Well-meaning third parties continue to try to foster dialogue between the government and the opposition, and the general consensus among right-thinking people seems to be that there is no other resolution to the current crisis.
This comes from a good place and there is eminent sense in the proposition. Everyone agrees that the current situation is untenable for the country and that anything that can bring the carnage and mayhem to a halt has got to be better than what we are going through every day.
To that end, what alternative is there except dialogue and discussion with a view to holding fresh elections, acceptable to all, at some point in the not too distant future?
Unfortunately, the time has now come for us to squarely face up to the possibility that there may be no good solution -- or indeed any solution -- to the problems that this country faces. We may well have reached the point of no return, and if we have not already, then we are approaching it fast.
The first problem with trying to broker a dialogue is that both sides have categorically ruled this out or set pre-conditions that they know full well the other side cannot or will not accede to.
Looking at the matter from this point of view, both the warring factions in fact have a point that those who are counseling truce and dialogue will have a hard time countering.
What is there, when all is said and done, to talk about?
The AL wants an end to the violence, but it certainly is not going to be -- nor, one could perfectly reasonably argue, should it be -- blackmailed into concessions. It may agree to new elections and it may budge slightly on the terms under which the new elections would be held, but it will not, under any circumstance, agree to terms that the BNP would find acceptable.
By the same token, the BNP believes that the AL is an illegitimate government, with neither popular mandate nor legal right to rule the country. It makes perfect sense for them to have a one point program demanding new elections.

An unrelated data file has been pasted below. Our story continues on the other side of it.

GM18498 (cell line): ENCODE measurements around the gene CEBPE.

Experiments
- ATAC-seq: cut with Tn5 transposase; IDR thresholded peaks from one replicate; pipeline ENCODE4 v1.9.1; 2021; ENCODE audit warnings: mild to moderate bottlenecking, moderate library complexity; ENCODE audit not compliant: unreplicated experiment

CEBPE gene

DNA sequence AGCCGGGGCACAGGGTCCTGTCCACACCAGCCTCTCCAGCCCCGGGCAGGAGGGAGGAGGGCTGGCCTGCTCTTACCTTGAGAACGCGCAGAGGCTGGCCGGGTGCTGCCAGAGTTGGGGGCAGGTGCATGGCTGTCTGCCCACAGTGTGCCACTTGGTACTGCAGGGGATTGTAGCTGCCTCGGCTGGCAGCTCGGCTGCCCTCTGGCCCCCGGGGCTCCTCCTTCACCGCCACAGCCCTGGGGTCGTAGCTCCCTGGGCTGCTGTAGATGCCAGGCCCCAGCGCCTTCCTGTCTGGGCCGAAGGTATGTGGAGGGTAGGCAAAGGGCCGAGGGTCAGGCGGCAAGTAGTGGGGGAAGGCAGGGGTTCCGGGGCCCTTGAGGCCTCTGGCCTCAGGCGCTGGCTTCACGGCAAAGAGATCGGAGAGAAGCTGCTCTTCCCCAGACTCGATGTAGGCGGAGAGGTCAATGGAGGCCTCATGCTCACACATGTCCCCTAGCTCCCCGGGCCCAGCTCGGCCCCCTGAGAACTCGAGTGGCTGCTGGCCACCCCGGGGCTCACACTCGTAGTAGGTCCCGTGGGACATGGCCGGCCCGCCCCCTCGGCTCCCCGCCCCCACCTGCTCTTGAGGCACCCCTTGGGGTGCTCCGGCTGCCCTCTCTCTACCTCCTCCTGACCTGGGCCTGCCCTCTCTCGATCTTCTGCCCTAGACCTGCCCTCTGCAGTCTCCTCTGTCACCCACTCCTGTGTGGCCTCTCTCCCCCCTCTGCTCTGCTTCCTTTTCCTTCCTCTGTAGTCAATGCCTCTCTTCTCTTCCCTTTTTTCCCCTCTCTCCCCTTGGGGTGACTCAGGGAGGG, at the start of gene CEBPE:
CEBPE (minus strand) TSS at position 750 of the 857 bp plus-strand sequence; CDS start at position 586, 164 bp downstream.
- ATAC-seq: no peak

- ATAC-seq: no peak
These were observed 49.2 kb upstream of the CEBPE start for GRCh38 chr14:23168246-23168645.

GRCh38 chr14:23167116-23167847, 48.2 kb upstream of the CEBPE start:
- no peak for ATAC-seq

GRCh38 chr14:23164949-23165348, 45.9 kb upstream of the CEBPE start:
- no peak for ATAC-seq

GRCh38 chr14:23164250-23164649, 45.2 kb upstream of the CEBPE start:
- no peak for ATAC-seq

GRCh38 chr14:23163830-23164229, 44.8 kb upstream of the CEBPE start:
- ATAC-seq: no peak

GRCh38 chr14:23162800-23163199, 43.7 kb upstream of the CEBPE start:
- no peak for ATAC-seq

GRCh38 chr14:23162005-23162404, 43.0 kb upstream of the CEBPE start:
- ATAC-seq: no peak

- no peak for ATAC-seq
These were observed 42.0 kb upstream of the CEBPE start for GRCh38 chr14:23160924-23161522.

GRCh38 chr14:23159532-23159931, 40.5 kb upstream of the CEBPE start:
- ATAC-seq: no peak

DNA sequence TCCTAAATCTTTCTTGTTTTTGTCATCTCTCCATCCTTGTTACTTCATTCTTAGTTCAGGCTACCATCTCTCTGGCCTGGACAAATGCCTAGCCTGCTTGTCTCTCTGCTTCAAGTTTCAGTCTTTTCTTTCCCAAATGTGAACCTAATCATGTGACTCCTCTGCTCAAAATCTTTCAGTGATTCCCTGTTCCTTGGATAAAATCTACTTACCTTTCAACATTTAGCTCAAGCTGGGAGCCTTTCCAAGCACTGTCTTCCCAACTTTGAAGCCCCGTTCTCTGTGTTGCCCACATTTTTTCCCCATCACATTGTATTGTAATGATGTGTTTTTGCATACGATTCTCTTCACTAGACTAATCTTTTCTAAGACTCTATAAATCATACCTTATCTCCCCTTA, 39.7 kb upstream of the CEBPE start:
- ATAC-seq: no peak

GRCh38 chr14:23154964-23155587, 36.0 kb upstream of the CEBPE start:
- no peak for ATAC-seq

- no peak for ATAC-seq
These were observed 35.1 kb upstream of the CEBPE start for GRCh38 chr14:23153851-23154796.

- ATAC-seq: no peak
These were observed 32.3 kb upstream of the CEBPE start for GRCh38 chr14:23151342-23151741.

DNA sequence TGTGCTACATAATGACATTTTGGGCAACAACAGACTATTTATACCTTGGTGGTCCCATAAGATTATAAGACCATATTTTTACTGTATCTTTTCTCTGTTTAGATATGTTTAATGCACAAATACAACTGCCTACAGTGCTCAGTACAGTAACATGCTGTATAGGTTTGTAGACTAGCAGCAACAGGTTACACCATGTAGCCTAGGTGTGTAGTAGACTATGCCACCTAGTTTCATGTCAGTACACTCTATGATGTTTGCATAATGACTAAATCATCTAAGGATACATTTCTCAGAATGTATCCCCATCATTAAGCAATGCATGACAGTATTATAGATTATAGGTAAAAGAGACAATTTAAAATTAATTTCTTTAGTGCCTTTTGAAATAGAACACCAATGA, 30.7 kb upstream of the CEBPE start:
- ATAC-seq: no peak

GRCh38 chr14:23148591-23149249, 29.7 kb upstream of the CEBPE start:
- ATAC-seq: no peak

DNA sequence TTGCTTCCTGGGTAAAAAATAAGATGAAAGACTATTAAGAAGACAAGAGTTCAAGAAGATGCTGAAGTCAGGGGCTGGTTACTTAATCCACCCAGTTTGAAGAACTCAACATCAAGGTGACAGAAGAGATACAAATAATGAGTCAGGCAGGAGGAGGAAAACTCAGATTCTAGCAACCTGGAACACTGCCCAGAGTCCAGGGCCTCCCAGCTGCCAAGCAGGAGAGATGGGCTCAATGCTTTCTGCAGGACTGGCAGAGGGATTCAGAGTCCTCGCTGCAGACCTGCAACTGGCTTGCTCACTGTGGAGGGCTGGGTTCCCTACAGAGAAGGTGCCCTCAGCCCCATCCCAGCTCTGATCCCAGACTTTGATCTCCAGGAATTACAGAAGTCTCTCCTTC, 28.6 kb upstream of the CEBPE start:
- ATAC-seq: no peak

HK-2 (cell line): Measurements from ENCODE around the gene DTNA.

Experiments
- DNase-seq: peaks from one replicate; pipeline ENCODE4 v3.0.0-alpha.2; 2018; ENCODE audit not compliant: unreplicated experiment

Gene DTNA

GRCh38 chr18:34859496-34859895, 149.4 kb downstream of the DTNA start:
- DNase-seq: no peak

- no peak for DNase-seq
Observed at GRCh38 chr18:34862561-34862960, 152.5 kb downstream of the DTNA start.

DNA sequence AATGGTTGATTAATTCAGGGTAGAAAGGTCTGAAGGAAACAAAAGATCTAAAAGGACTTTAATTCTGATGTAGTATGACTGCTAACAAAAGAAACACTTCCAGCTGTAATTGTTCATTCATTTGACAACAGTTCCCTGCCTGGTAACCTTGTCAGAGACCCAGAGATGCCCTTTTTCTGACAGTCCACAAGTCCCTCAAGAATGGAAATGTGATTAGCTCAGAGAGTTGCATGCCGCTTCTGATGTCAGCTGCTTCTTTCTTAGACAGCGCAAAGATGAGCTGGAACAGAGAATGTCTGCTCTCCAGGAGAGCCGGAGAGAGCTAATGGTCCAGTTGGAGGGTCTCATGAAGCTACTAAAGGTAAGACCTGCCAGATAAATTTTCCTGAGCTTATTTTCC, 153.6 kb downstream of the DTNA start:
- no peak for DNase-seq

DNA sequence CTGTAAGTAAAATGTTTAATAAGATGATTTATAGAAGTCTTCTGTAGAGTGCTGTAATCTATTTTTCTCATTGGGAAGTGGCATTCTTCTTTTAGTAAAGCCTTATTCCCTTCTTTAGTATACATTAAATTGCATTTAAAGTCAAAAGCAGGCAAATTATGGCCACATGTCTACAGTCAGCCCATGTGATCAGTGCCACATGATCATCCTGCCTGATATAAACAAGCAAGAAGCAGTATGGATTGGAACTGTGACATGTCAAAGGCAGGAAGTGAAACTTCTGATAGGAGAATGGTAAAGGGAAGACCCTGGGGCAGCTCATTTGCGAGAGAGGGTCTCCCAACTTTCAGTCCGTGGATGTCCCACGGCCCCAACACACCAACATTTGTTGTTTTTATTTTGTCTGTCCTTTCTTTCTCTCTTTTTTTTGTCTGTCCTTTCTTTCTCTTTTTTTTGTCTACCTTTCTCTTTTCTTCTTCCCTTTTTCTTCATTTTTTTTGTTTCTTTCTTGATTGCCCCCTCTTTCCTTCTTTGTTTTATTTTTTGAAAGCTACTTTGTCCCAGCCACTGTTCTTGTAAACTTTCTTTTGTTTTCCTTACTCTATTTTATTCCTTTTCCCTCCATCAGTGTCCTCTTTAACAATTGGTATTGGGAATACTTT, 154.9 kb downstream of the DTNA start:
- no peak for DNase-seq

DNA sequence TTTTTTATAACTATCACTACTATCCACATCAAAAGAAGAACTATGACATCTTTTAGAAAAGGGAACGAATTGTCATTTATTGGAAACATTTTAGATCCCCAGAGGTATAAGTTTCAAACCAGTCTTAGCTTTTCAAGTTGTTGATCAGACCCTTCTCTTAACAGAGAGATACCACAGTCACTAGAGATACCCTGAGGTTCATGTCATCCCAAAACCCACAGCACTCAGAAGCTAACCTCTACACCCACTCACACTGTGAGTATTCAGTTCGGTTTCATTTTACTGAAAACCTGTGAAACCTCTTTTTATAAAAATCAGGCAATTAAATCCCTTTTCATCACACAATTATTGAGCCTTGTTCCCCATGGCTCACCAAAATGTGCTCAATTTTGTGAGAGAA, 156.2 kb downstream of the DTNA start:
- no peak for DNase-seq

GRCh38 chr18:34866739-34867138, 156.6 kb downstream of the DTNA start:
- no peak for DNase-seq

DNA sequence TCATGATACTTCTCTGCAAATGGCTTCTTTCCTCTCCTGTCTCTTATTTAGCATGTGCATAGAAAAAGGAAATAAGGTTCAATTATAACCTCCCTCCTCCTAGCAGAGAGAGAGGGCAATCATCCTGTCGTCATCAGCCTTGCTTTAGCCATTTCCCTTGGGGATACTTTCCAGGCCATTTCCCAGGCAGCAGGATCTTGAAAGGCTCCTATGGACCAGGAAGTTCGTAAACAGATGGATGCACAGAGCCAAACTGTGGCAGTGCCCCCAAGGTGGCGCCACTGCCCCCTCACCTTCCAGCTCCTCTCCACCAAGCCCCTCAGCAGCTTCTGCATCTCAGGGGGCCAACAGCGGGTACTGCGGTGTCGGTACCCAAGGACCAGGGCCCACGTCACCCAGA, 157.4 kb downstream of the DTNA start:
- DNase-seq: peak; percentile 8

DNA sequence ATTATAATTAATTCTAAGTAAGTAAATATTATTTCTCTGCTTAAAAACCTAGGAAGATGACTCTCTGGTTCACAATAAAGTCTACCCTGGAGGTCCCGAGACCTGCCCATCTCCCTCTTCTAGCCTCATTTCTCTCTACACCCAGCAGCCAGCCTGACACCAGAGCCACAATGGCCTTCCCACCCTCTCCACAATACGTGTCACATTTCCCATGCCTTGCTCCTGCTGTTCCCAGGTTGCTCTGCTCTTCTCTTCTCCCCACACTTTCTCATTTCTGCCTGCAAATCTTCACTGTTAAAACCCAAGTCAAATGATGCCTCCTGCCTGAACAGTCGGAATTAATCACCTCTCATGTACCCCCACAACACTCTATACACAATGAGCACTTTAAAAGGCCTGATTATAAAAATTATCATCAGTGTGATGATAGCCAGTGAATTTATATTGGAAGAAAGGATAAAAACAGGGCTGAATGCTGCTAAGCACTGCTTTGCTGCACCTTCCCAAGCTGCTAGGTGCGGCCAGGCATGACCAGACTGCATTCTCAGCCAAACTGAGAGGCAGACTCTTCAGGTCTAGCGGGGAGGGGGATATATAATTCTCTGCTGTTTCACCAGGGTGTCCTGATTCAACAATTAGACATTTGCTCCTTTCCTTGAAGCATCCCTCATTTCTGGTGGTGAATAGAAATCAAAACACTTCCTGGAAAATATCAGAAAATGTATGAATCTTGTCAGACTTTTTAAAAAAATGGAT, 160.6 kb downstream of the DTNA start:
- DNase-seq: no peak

However, even if the government does agree to new elections, neither will it concede the BNP demand for reconstitution of the caretaker government system to administer the election, nor will it agree to an alternate arrangement that would be acceptable to the BNP.
In short, we are simply going round and round in circles. Nothing has changed from last year, when the two sides could not come to an agreement in order to make the January 5 elections fully participatory and contested, so why does anyone think that a new round of elections will solve anything when the issue of under what rules the elections will be held remains intractable and unresolvable?
I agree that talking is better than not talking. But, at some point, there has to be something to talk about. If there is nothing to talk about, then why waste time?
All the well-meaning offers of mediation that we have seen so far from third parties in person or mooted on op-ed pages and in talk shows all suffer from the same understandable and laudable failing -- they assume that a resolution is possible.
But I am afraid that not all problems have a resolution. There are some problems that we just have to file under the category of insoluble. Just because we all want there to be a solution to every problem doesn’t mean that there is one.
Getting AL and BNP to talk to one another, to get them to compromise with one another, to recreate the political compact that the parties shared for the best part of the last quarter century is a fool’s errand, and it is about time we acknowledged this fact instead of continually trotting out new solutions that take as a basic premise that compact is not irreversibly broken.
The political compact between AL and BNP is broken, and all the king’s horses and all the king’s men can’t put it back together again.
We need to wake up to the fact that there is no AL-BNP solution to our problems. There is no solution that will satisfy both parties. There is no ground common enough for the both of them.
The sooner we stop pretending otherwise, the sooner we can come to a realistic solution to the current crisis.
I don’t know what the answer is, but I do know what the answer isn’t.